Does GIS Make Kids Gullible?

I just read a weird article about “Some Ways to Make Children Think Santa Exists” that includes children follow Santa’s journey on Norad all the way up to a voice transmorgified phone call from Santa. Like “How to Lie With Maps“, it unitentionally raises some questions about how kids are influenced by technology. I would consider kids today to be more savvy than 1897 “Yes, Virginia, there is a Santa Claus” or the kids (and adults) who believed in the Cottingly Fairies that were created using the new “photograph” technology. I think that GIS can enhance holiday experienes by tracking Santa, making family trees, showing hometowns, and generally intergrating it into everyday life. I am not so sure about voice changers.

British Geological Survey Maps

The British Geological Survey, the world’s oldest national geological survey, is offering GEOSCIENCE, a free service for sharing geospatial information including maps, 3D maps, and photographs. The GEOSCENIC is really cool because it is geological photos from their archives that can be used free of charge for non-commercial purposes. They have a make-a-map function for students and teachers. I think that overall this site would make a great addition to history, geography, geology, or science lesson plans. I’m making a bunch of really awesome screen savers.

My Head is a Map and other things

If you’re looking for map related gifts this year, one of the most extensive I’ve found is rare maps. You can search for maps by state or type. They even have a monthly contest to win a rare map . This December you can win a 1851 map of Russia in Europe. The only thing that I wonder about is if the maps are stand alone or come from old books. I love old books and may have to look at some of their old books too. I especially like the name of the book by reknowned map seller Tooley, “My Head is a Map”.

Maplock…great name

maplockOver on Engadget, I did spy with my little eyes the next great accessory for geospatial technologies…the Maplock. This amazing device allows you to chain your in-car navigation unit to your steering wheel to deter thieves from smashing your window and walking away with your GPS device. Admittedly some of the in-car systems are still pricey and anything that will deter folks from bothering to smash your window to move on to an easier target is all to the good, BUT the old joke about The Club that you actually have to take it out of the plastic remains. How many folks would install this deterrent system only to never actually attach it to the steering wheel each time they get out? ‘A’ for effort and they will probably sell quite a few, but I think I will pass, and not just because I don’t own an in-car navi 🙂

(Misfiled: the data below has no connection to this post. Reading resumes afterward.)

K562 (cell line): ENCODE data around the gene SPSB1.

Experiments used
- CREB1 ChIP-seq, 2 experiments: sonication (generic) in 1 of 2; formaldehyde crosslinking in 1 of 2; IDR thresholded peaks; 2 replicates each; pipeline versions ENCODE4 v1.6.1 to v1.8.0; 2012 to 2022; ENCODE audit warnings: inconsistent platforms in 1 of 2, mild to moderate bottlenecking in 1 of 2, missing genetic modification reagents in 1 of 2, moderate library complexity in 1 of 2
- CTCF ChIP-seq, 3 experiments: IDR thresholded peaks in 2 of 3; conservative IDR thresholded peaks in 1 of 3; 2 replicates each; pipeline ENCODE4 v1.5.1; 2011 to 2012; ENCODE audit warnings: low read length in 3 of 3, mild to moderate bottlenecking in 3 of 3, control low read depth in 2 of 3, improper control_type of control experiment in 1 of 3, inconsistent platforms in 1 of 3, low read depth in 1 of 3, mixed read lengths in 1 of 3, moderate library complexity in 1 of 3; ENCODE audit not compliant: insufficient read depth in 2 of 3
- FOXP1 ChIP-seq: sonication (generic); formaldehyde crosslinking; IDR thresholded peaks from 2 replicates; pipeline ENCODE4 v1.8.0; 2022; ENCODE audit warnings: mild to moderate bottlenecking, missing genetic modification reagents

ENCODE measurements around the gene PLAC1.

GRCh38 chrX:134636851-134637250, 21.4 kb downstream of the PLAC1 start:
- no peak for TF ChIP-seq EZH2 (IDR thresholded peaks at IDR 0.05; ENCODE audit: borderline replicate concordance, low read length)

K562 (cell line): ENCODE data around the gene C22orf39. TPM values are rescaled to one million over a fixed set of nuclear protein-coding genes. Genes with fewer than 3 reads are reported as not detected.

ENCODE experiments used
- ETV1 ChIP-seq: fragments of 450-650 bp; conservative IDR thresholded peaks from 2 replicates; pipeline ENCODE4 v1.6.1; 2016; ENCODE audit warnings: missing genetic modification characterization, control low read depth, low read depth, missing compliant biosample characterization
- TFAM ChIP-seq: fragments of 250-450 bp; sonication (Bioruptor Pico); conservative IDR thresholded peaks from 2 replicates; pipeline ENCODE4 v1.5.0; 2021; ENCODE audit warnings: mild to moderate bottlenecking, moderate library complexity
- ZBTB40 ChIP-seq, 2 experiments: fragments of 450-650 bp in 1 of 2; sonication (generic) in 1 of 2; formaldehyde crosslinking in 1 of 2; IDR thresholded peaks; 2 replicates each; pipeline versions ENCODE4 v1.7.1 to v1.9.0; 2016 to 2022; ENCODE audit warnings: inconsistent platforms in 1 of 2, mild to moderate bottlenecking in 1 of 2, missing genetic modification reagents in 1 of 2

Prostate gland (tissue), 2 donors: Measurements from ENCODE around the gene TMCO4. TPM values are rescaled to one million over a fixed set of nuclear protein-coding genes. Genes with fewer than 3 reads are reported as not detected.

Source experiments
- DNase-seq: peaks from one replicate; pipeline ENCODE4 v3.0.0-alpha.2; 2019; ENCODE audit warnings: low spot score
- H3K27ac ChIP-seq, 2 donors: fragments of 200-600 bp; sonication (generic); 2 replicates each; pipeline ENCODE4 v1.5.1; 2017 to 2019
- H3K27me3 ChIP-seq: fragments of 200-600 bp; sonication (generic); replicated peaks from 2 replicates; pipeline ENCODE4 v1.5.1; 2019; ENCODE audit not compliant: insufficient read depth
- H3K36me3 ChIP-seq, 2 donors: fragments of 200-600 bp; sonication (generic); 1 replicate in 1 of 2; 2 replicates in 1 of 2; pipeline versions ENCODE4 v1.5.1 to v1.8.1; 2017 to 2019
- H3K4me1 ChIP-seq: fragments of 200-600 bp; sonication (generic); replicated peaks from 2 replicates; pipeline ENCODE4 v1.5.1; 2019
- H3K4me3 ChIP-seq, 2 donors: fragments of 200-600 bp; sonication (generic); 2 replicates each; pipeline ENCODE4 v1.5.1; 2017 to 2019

Geographic Wills

According to the BBC, Eric Gordon Douglas from Edinburgh left nearly £11,000 for 20 towns around the world that share his surname. The Herald Scotland states that no one knows anything about their benefactor other than his name and home city. On the Rampant Scotland site you can find out “Is Your Home Town Named After Somewhere in Scotland?” I tried to find a MacLennan town on Rootweb but all I found was Mc Lennan Co. Texas. When I googled my surname I found that there is a book series character called Brodie MacLennan. “The start of a thrilling Edinburgh-based series starring rebellious young lawyer Brodie McLennan.”

Geography Jokes

Something that I’ve wanted to post for a while is Reader’s Digests 50 jokes for 50 states competition. You can be entered in a chance to win $1,500 for a funny but family friendly joke about your state. According to their introductory paragragh, jokes show “the U.S.A. is one big, happy dysfunctional family” It might be great fun for family reunion to come up with jokes (or maybe not). According to a 2002 scientific study the funniest joke in the world was a hunting joke seen here. In case you were wondering there IS a geography joke site which includes funnys such as: Q:What do an astrologist and a cartographer have in common? A:They both specialise in projections.